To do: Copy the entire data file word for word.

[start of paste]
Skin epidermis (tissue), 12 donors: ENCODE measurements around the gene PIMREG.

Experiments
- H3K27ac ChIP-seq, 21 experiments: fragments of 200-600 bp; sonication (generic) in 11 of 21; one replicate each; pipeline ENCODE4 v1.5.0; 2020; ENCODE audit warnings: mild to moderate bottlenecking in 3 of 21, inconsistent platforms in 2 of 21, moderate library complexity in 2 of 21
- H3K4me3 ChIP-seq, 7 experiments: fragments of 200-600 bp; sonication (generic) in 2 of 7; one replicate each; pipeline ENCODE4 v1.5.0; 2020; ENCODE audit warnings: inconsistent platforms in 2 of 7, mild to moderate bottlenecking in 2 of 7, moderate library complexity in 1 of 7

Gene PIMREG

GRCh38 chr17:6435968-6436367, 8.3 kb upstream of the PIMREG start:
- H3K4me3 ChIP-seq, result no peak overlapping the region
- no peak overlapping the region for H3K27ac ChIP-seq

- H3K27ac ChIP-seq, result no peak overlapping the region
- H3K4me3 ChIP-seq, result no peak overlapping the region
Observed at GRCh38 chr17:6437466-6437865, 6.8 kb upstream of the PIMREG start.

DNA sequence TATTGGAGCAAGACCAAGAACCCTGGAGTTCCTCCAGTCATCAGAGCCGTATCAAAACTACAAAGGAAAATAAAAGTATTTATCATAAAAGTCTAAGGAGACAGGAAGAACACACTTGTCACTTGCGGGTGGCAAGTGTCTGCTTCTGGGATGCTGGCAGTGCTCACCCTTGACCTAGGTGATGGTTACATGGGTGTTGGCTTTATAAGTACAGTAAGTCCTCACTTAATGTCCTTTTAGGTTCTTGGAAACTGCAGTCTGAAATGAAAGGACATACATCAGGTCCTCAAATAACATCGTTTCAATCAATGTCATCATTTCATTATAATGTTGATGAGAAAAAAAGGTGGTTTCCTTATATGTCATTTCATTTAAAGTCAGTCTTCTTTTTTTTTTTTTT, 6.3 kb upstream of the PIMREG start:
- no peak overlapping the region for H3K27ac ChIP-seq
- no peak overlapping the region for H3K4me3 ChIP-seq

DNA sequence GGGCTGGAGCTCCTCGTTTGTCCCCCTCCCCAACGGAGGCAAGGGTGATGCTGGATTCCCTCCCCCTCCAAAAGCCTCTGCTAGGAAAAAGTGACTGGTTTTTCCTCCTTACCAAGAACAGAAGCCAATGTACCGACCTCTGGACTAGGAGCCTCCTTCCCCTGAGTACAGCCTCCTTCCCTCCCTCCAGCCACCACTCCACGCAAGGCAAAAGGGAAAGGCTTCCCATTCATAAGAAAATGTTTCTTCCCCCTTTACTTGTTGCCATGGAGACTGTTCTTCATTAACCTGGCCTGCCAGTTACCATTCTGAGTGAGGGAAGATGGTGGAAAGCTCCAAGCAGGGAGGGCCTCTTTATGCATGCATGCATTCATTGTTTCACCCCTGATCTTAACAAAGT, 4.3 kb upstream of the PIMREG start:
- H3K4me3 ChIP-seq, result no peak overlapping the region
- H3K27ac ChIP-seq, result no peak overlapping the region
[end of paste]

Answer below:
Skin epidermis (tissue), 12 donors: ENCODE measurements around the gene PIMREG.

Experiments
- H3K27ac ChIP-seq, 21 experiments: fragments of 200-600 bp; sonication (generic) in 11 of 21; one replicate each; pipeline ENCODE4 v1.5.0; 2020; ENCODE audit warnings: mild to moderate bottlenecking in 3 of 21, inconsistent platforms in 2 of 21, moderate library complexity in 2 of 21
- H3K4me3 ChIP-seq, 7 experiments: fragments of 200-600 bp; sonication (generic) in 2 of 7; one replicate each; pipeline ENCODE4 v1.5.0; 2020; ENCODE audit warnings: inconsistent platforms in 2 of 7, mild to moderate bottlenecking in 2 of 7, moderate library complexity in 1 of 7

Gene PIMREG

GRCh38 chr17:6435968-6436367, 8.3 kb upstream of the PIMREG start:
- H3K4me3 ChIP-seq, result no peak overlapping the region
- no peak overlapping the region for H3K27ac ChIP-seq

- H3K27ac ChIP-seq, result no peak overlapping the region
- H3K4me3 ChIP-seq, result no peak overlapping the region
Observed at GRCh38 chr17:6437466-6437865, 6.8 kb upstream of the PIMREG start.

DNA sequence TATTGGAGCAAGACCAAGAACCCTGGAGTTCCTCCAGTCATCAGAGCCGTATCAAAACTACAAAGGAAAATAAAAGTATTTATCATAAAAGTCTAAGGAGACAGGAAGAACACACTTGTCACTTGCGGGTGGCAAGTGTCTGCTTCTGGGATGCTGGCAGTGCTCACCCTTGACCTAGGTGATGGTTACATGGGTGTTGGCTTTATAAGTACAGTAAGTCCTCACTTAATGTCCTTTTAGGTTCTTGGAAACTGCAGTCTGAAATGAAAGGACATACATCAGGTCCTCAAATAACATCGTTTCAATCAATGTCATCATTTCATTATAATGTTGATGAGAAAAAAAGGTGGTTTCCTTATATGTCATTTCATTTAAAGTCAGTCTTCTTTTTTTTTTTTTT, 6.3 kb upstream of the PIMREG start:
- no peak overlapping the region for H3K27ac ChIP-seq
- no peak overlapping the region for H3K4me3 ChIP-seq

DNA sequence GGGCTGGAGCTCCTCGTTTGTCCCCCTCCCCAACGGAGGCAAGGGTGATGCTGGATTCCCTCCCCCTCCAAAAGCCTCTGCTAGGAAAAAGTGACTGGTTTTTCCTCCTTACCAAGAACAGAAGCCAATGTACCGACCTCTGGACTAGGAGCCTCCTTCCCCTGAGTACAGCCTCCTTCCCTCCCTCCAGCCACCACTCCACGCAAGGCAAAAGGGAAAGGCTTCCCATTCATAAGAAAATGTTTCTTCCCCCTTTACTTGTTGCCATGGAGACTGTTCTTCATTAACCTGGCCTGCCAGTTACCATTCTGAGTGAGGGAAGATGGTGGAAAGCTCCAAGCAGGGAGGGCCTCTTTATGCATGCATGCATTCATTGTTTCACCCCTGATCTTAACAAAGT, 4.3 kb upstream of the PIMREG start:
- H3K4me3 ChIP-seq, result no peak overlapping the region
- H3K27ac ChIP-seq, result no peak overlapping the region